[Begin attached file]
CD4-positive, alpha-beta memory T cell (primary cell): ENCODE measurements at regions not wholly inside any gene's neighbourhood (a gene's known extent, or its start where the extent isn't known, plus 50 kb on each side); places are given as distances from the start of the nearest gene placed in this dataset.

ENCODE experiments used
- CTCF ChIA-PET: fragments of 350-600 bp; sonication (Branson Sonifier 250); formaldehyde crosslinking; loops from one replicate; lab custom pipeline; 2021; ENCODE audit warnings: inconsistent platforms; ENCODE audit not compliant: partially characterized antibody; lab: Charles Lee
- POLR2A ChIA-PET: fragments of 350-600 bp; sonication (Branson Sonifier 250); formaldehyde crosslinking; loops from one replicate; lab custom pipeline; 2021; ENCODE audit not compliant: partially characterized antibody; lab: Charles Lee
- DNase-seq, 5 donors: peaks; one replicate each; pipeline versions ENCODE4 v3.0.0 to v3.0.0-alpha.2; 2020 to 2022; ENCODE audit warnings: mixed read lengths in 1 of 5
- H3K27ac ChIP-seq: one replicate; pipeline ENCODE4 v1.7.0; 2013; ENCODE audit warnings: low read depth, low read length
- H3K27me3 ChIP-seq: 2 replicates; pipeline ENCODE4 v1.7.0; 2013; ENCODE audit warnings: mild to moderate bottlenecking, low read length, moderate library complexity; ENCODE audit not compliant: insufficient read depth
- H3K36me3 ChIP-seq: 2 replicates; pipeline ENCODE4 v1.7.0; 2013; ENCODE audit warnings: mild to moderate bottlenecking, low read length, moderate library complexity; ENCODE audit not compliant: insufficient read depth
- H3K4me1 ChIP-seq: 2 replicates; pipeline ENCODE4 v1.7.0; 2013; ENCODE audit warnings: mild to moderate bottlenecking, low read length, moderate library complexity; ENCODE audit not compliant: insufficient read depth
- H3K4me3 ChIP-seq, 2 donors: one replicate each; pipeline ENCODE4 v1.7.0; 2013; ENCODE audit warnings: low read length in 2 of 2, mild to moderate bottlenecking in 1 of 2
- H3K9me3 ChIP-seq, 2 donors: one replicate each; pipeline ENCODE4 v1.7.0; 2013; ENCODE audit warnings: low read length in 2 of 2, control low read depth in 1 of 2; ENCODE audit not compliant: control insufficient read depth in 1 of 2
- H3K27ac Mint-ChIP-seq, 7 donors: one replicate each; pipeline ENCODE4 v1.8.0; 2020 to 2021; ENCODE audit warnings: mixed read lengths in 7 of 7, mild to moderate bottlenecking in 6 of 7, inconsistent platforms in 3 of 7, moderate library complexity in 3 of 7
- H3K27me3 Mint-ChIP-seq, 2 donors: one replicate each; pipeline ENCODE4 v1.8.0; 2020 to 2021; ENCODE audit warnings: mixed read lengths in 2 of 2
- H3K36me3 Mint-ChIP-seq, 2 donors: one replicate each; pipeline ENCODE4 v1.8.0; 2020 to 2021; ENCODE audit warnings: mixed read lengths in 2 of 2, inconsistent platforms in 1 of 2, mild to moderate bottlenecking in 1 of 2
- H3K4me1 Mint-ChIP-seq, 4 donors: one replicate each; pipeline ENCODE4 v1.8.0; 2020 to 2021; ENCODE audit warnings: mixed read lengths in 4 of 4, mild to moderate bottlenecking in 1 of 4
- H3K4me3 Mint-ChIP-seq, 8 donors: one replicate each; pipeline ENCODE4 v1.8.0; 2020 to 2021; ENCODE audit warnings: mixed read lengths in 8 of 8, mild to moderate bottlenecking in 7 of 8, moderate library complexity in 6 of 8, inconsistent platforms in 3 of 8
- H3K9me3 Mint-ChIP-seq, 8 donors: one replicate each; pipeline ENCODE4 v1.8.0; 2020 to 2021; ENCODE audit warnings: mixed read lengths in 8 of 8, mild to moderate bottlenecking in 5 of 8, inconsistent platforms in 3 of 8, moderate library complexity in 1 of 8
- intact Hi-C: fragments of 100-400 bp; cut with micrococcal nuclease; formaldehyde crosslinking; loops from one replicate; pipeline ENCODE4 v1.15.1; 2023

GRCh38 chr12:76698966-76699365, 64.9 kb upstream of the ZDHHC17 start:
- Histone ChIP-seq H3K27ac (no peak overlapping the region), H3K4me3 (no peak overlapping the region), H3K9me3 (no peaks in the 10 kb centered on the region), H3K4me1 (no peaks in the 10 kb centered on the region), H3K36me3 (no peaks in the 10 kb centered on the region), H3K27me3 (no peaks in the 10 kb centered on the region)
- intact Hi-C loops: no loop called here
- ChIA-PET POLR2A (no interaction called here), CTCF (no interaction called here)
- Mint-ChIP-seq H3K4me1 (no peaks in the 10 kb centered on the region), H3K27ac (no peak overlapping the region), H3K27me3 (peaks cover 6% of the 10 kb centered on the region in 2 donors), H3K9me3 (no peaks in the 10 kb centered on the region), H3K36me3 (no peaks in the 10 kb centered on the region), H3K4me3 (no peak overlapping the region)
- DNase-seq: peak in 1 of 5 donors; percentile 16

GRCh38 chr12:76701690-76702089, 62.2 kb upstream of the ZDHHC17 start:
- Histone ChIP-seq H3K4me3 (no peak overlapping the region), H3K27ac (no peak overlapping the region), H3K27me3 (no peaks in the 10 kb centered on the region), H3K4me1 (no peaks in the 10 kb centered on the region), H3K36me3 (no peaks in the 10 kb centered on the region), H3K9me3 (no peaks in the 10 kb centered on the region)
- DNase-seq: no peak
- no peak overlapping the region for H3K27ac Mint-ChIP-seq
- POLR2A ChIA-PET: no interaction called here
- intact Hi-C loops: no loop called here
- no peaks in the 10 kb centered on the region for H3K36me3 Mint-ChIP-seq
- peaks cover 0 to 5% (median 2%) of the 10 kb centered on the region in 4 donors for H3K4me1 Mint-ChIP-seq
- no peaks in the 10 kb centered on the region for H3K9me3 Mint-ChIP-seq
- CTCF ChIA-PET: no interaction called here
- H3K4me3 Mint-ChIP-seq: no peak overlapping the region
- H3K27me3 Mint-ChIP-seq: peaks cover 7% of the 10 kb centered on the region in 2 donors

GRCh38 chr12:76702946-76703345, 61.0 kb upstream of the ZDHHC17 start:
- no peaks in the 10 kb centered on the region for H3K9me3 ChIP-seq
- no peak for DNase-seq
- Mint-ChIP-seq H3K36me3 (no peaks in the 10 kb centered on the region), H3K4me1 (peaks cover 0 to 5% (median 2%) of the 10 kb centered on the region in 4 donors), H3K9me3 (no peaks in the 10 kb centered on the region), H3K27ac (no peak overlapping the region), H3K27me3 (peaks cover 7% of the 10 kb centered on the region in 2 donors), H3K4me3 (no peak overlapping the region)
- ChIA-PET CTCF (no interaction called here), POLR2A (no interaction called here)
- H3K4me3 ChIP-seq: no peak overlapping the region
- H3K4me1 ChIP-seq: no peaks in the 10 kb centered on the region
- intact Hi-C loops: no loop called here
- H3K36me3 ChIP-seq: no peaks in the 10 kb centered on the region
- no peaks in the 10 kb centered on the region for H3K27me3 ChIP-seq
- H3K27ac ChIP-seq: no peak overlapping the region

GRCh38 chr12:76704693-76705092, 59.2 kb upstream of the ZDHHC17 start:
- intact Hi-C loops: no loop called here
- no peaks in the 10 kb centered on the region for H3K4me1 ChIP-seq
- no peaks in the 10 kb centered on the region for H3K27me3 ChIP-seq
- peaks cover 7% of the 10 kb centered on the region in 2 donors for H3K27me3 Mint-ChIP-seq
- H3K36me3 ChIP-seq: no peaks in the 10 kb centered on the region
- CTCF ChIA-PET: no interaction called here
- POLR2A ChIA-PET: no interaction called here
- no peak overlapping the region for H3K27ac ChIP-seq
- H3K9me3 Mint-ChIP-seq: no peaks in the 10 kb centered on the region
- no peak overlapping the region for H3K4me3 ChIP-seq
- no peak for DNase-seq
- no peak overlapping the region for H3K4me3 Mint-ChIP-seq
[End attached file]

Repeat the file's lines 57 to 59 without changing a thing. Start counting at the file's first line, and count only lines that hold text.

- H3K9me3 Mint-ChIP-seq: no peaks in the 10 kb centered on the region
- no peak overlapping the region for H3K4me3 ChIP-seq
- no peak for DNase-seq